anger about Turkey’s brief Twitter suspension during the earthquake rescue

By Daren Butler; Edited by News Gate Team

[1/3] People carry the body of a victim removed from under the rubble in the aftermath of a deadly earthquake in Kahramanmaras, Turkey February 9, 2023.
REUTERS/Stoyan Nenov/File Photo
[2/3] People work to rescue a dog from under rubble, in the aftermath of a deadly earthquake, in Iskenderun, Turkey February 8, 2023, in this screengrab obtained from a social media video.
Gurcan Ozturk/via REUTERS
[3/3] Rescuers rescue a child from under rubble, in the aftermath of a deadly earthquake in Turkey ,February 9, 2023 in this screengrab obtained from social media video.
Istanbul Municipality via REUTERS

Turkey, February 9 (Reuters) – The public’s frustration with the pace of rescue operations has increased as a result of Turkey’s decision to limit access to Twitter for around 12 hours from Wednesday afternoon to early Thursday.

After the initial tremor on Monday, information about arriving aid and the whereabouts of those still trapped in rubble was shared on the platform, which has since been throttled, drawing criticism from opposition leaders and social media users.

The administration of President Tayyip Erdogan has previously censored social media and has been concentrating in recent months on battling what it refers to as “disinformation,” which it claimed was the cause of the block on Wednesday.

Early on Thursday, when the dead toll from the earthquake in neighboring Syria and Turkey surpassed 17,000, it restored full access to Twitter.

Government of President Tayyip Erdogan “Cries for help are not being heard as a result of the world having lost its mind. Everything you’re trying to conceal is known to us “Kemal Kilicdaroglu, the head of the major opposition CHP, stated after the block was put in place on Wednesday afternoon.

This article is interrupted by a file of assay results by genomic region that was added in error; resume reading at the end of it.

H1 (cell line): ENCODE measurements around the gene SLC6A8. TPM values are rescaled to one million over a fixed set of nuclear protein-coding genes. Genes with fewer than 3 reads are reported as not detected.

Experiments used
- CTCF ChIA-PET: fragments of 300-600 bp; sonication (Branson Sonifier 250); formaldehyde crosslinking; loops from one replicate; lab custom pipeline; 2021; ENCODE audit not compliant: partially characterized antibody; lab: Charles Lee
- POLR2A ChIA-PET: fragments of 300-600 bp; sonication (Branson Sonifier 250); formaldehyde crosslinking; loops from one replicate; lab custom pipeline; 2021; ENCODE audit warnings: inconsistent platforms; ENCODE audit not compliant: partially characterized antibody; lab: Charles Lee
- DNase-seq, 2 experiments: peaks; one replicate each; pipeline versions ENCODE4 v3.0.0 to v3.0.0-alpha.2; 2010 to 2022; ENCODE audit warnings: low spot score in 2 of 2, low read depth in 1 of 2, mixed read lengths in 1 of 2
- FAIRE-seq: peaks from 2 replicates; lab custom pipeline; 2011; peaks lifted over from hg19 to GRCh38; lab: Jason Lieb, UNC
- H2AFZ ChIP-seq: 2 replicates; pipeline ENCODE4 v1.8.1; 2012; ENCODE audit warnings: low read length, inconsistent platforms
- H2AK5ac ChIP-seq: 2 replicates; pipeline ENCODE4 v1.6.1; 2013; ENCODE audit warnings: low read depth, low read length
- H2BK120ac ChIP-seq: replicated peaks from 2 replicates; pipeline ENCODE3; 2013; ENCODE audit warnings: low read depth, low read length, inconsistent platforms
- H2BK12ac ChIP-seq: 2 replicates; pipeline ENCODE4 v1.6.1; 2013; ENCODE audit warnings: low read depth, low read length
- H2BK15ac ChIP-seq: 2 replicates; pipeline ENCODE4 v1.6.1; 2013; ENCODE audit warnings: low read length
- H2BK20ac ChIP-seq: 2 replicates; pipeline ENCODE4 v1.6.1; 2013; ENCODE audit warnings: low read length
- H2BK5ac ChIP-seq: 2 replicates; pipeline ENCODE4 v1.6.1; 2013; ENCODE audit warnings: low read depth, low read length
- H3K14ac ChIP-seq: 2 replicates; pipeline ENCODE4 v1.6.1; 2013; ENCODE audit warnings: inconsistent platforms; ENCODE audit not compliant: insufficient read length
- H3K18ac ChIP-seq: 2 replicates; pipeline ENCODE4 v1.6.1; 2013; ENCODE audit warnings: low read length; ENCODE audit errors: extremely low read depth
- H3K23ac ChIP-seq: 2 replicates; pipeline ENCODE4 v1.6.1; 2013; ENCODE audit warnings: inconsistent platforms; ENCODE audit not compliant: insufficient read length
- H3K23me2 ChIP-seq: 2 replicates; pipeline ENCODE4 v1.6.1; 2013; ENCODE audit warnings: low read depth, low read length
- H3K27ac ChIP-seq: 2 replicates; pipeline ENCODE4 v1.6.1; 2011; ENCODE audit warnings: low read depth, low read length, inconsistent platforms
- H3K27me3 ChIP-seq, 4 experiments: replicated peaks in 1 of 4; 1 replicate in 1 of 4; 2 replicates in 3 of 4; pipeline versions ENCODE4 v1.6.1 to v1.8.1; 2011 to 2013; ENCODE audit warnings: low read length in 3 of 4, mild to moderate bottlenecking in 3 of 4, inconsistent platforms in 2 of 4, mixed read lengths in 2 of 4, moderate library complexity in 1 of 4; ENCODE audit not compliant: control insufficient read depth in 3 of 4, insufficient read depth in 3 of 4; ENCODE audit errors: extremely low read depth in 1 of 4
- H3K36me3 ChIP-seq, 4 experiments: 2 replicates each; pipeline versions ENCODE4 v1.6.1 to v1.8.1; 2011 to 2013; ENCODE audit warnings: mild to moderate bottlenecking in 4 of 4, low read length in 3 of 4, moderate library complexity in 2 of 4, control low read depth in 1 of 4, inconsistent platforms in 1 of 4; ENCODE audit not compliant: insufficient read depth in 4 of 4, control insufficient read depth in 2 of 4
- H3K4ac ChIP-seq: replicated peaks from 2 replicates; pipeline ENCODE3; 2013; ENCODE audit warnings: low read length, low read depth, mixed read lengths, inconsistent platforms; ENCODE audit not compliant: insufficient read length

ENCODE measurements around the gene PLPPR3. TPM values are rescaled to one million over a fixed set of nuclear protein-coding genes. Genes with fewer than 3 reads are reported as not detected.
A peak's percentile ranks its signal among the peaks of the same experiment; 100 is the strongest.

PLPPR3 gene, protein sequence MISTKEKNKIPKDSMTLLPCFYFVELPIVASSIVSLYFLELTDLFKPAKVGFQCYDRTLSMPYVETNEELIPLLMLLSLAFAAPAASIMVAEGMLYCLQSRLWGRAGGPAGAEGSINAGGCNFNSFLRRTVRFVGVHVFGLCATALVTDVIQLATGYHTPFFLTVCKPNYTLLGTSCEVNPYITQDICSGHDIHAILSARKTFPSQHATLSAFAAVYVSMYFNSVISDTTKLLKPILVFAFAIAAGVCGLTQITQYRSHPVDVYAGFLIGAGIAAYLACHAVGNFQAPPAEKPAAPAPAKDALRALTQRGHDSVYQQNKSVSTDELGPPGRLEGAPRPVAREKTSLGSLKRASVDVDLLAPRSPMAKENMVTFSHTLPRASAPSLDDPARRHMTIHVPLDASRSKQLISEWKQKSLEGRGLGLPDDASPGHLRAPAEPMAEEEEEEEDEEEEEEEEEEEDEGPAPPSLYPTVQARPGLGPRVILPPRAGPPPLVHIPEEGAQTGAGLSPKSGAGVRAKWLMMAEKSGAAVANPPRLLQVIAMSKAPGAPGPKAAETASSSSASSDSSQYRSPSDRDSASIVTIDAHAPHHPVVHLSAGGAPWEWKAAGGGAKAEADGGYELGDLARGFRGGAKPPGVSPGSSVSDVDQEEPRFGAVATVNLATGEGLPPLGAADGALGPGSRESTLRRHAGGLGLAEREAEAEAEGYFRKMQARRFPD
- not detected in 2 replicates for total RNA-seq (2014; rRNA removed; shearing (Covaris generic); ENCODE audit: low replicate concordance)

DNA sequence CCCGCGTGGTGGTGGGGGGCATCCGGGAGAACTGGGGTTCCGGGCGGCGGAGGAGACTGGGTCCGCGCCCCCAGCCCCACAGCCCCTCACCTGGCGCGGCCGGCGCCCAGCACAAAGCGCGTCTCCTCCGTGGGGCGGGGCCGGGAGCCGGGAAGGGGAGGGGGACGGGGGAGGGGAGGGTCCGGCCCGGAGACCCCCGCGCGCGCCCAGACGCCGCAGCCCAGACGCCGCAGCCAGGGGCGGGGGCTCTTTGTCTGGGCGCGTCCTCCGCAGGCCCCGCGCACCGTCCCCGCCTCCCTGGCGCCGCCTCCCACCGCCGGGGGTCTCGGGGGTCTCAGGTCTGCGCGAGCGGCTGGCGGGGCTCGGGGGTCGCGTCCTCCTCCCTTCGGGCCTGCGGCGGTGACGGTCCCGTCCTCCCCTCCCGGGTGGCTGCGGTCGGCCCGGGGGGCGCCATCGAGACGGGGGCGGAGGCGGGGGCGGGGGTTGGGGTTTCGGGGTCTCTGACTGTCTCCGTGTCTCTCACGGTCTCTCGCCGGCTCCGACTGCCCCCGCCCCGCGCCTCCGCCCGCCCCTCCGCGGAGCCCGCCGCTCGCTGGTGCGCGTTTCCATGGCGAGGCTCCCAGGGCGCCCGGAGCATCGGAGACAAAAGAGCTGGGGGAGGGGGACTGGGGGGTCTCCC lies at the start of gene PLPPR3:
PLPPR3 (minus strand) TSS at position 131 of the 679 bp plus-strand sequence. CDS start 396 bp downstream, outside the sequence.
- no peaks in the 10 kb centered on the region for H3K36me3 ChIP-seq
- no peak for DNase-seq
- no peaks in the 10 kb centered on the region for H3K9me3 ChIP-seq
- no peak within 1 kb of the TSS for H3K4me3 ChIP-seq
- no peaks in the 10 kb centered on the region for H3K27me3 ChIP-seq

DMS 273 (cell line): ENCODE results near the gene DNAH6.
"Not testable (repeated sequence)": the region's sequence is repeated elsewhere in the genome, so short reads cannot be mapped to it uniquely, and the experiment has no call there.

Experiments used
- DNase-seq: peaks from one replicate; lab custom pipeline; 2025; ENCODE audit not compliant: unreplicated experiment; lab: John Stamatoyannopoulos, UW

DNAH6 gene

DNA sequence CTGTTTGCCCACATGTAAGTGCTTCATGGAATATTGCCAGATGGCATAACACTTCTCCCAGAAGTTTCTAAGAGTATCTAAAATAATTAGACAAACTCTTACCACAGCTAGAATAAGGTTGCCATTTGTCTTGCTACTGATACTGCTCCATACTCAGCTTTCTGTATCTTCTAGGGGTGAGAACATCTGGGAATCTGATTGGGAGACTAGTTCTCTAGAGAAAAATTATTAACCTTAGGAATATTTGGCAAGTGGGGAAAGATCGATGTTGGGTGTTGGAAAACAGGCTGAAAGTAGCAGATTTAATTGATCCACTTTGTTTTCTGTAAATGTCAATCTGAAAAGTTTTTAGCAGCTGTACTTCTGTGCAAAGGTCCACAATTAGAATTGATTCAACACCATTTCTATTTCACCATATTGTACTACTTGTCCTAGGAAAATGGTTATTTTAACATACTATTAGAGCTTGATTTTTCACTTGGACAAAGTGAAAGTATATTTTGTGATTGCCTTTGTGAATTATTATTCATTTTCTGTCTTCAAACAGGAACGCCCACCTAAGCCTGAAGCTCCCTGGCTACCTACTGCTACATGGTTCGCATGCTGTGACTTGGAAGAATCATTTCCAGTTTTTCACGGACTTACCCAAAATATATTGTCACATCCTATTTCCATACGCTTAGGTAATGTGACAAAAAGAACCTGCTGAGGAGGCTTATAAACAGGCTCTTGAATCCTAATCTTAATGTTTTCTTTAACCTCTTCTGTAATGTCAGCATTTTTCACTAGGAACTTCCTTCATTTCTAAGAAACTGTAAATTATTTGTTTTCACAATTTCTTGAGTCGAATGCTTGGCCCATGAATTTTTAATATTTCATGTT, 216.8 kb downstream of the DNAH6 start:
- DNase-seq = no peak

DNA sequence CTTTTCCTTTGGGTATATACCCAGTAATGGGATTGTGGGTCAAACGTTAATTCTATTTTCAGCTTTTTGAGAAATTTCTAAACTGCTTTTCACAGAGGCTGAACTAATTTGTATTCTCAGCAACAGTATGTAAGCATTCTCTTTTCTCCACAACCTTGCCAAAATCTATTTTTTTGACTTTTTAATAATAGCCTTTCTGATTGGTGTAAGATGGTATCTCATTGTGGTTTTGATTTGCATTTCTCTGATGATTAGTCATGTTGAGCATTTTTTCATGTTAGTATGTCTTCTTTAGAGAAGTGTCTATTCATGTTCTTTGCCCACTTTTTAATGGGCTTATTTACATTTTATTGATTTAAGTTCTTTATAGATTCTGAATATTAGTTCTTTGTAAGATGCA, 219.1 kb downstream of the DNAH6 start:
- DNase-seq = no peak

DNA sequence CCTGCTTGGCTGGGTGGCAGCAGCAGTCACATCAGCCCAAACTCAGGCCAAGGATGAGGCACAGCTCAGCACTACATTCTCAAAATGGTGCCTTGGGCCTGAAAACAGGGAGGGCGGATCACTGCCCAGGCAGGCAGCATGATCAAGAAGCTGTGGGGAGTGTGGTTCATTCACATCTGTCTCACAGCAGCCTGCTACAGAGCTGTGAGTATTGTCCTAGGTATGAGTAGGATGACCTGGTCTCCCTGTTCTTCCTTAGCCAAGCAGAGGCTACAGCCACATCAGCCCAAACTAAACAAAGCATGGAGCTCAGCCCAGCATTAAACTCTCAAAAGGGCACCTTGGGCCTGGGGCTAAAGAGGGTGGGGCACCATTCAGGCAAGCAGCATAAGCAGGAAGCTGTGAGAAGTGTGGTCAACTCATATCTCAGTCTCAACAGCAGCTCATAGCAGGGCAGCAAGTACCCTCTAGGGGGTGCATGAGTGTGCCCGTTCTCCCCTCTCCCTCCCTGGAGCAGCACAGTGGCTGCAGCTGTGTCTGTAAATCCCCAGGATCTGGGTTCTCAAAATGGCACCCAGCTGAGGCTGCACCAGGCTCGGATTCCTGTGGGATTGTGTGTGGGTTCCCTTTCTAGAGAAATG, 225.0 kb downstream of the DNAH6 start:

An anonymous government official claimed that although the change temporarily cut off legitimate calls for assistance, it was immediately remedied and the service resumed as usual.

The official told Reuters that it was necessary to take action since certain accounts contained inaccurate claims, slander, insults, and remarks with fraudulent intentions, noting attempts to steal money while seeming to be in need of assistance.

According to the deputy transport minister Omer Fatih Sayan, Turkish officials spoke with Twitter on Wednesday and expressed their expectation of collaboration in the battle against misinformation while providing aid.

Twitter cooperated in the discussion and promised to support Turkey’s efforts, according to Fahrettin Altun, the director of Erdogan’s communications, who added that officials look forward to working with Twitter “over the next few days and weeks.”

He said on Twitter on Thursday that “disinformation is the common enemy of humanity and a significant threat to democracy, social peace, and national security.”

The adoption of a measure by Turkey’s parliament last October, which allows for the potential three-year imprisonment of journalists and social media users for disseminating “disinformation,” alarmed human rights organizations and nations in Europe.

Erdogan’s ruling party has stated that it would not stifle dissent and that legislation was required to address false charges on social media. Elections are expected to take place by the middle of this year, which increases the significance of the issue.

The mainstream media has developed a strict chain of command for government-approved headlines, according to a Reuters study from last summer, while the smaller independent and opposition media bear the brunt of regulatory sanctions.

The leader of the opposition DEVA party, Ali Babacan, a former minister of the economy and Erdogan ally, responded angrily to the Twitter ban.

“In a time when communication is saving lives, how is Twitter still accessible? What a level of ignorance, “Babacan stated Wednesday night.

The pro-Kurdish HDP party claimed that censoring social media would only result in more deaths and that Twitter had been essential in coordinating relief for those impacted by the earthquakes.

By Daren Butler; Edited by News Gate Team

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